3. Highwaymen: Michael

Whistling. Guitars. Ok, hallelujah. Another bizarre song to ever be in the charts. Nicely sung, has the famous melody, but boring and uneventful – of course plenty of people are into that sort of thing.

4. John Leyton: Johnny Remember Me

Sighing. Cowboy guitars and vocals. Interesting mix of vocals, haunting sound. It frequently feels like the tempo is changing, even though it isn’t. Galloping guitars. This is a good one, even though I don’t like this style of male vocal. This was pretty good, and pretty weird.

5. Shirley Bassey: Reach For The Stars

Scary strings intro. Young Bassey voice… doesn’t sound like the vocals I know her from. Until she hits the bigger notes. It’s a strange song that doesn’t have your typical verse, chorus structure. It’s dreamy and drifting and the melodies don’t have an addictive quality. Difficult to fault the ability of the singer of course, but the vocals at points are too loud and overblown for the music.

6. Elvis: Wild In The Country

Another adventure into Western territory for Elvis, this soothing ballad is straightforward – a soft guitar and humming vocal accompaniment for a gentle Elvis vocal. This feels like a lightweight song that would be easily forgotten if sung by anyone else -even with Elvis singing it feels uneventful, though there isn’t anything inherently wrong with it.

7. Cleo Laine: You’ll Answer To Me

Squealing violin. Stirrings of Stephen King nostalgia. More squealing violins. Suggestive of stabbing, based off the lyrics? Crazy ex or crazy mother? It has a certain charm, and the lyrics are quite funny.

8. Connie Francis: Together

More King nostalgia. Swaying swooning. The complete opposite of the previous song, but retains a certain similar charm. Although the lyrics do become possibly sinister. Spoken part. Not sure if this is happy, creepy, or sad.

9. Del Shannon: Hats Off To Larry

I’ve always liked Del Shannon. More lyrics about lost love. Starts slow, then gets into a ripping tempo with weird blips and Shannon’s trademark high notes. Addictive stuff, angry, but fun, good good.

10. Eden Kane: Get Lost

More funky rock n roll. Strange mix of whispers, growls, and Elvis for the vocals. This is pretty good too, not as instantly catchy as Shannon’s. What was that about a shotgun?

A very good second half of songs, any of which I’d be happy to listen to again. The group of songs are a fair reflection of what was popular and good in 1961, with the year’s top selling songs including other hits by Elvis and Shannon. I’m not even going to attempt to pick an alternate top 10 for 1961, primarily because they wouldn’t be too different from the artists listed above, and also because albums were not really a big deal yet – mostly collections of singles and covers and tracks not good enough to be singles. Feel free to leave a comment about any of the songs or artists from 1961, and let us know what you were up to then!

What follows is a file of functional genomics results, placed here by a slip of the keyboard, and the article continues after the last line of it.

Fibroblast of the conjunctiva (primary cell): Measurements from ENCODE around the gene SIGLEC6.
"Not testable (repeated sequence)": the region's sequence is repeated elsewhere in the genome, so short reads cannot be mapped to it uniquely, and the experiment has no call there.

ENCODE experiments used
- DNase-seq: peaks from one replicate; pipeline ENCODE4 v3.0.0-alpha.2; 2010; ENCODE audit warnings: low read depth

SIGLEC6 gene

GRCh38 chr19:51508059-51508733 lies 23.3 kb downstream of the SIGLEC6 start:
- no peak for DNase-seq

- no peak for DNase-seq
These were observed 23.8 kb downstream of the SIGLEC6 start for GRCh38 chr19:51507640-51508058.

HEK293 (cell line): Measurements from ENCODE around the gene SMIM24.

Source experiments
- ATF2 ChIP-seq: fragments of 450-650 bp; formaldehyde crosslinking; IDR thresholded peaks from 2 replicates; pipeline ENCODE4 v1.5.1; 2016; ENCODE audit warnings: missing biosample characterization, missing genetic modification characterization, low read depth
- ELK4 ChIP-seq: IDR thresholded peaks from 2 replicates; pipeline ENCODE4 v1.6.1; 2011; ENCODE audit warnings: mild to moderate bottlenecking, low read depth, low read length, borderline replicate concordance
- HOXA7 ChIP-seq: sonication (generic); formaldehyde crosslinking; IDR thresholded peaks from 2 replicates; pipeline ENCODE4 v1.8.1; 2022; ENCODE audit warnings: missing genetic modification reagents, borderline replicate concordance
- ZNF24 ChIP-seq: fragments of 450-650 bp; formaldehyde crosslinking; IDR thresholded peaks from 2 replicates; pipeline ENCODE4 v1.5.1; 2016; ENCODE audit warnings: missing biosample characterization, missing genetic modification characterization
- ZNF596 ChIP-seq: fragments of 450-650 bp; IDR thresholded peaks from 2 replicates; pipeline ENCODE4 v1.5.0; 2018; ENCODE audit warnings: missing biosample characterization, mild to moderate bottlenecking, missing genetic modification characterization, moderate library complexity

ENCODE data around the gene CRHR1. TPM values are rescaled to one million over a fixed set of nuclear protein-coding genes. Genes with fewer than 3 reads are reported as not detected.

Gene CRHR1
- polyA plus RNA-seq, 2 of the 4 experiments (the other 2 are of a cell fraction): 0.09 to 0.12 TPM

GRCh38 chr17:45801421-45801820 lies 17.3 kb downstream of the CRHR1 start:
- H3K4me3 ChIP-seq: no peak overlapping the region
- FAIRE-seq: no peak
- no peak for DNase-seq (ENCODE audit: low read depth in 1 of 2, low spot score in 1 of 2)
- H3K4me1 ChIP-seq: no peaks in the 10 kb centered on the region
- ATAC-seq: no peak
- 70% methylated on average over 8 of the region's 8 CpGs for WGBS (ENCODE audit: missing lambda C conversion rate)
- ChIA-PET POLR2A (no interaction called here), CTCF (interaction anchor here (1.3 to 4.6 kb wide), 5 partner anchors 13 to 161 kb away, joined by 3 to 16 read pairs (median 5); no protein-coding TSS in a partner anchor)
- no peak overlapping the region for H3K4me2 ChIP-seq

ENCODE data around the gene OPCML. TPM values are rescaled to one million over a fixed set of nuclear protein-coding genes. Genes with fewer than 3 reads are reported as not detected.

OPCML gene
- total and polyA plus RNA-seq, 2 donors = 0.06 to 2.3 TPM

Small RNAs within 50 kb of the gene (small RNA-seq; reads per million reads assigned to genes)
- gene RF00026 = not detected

Chart Music Through The Years: 1977

Yes! Back thanks to an almost universal lack of demand, I stretch back the scalp of time and feast upon the mushy innards of the past – in this instance I return to the UK music charts. If you’re interested, you can read my original post here – https://carlosnightman.wordpress.com/2015/10/22/the-uk-top-40/

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Duh duh duh duhhh/daaah/do do do dooooh/doooh/do do do dooooh/doood/duh duh da duuuh! That’s right, it’s the year of Figrin D’an, Doctor Cornelius Evazan, Jek Tono Porkins and all their buddies from memorable Space Saga Star Warriors! Everyone was humming along to the theme tune by John Williams and quoting their favourite quotes – ‘Luke, put down that Ewok and get over here and EAT YOUR PEAS’ is of course the one everyone remembers to this day. Unfortunately, I was seemingly neither alive nor conceived in 1977, and as such my memories of the year are entirely fabricated or borrowed. Did it even happen? We may never know.

As I can’t possibly comment on what I was doing in 1977 without creating a confusing paradox that not even Year 2977 version of me would understand, I’ll have to rely on other avenues to share with you what was happening in the year between 1978 and that other one. According to websites, 1977 was one of the most important years of computer development, seeing both the Commodore PET being unleashed and fruit based overlords Apple Computers being ‘incorporated’. Roots reminded us that slavery was wrong, Morph began his squishy stop-motion animation antics, the Tenerife disaster seeing two airplanes colliding became the worst disaster in aviation history, and Spain put Franco behind them. In the music world it was a year of massive highs and lows; Elvis died, along with three members of Lynyrd Skynyrd, Marc Bolan, Bing Crosby, and Charlie Chaplin. The Bee Gees released the biggest selling album of all time up to that point in Saturday Night Fever, Led Zeppelin embarked on a farewell US Tour, The Sex Pistols released their only studio album, and Studio 54 opened its doors. But what of the charts? Let your eyes slip out of their sockets and down the screen if you wish to see my thoughts.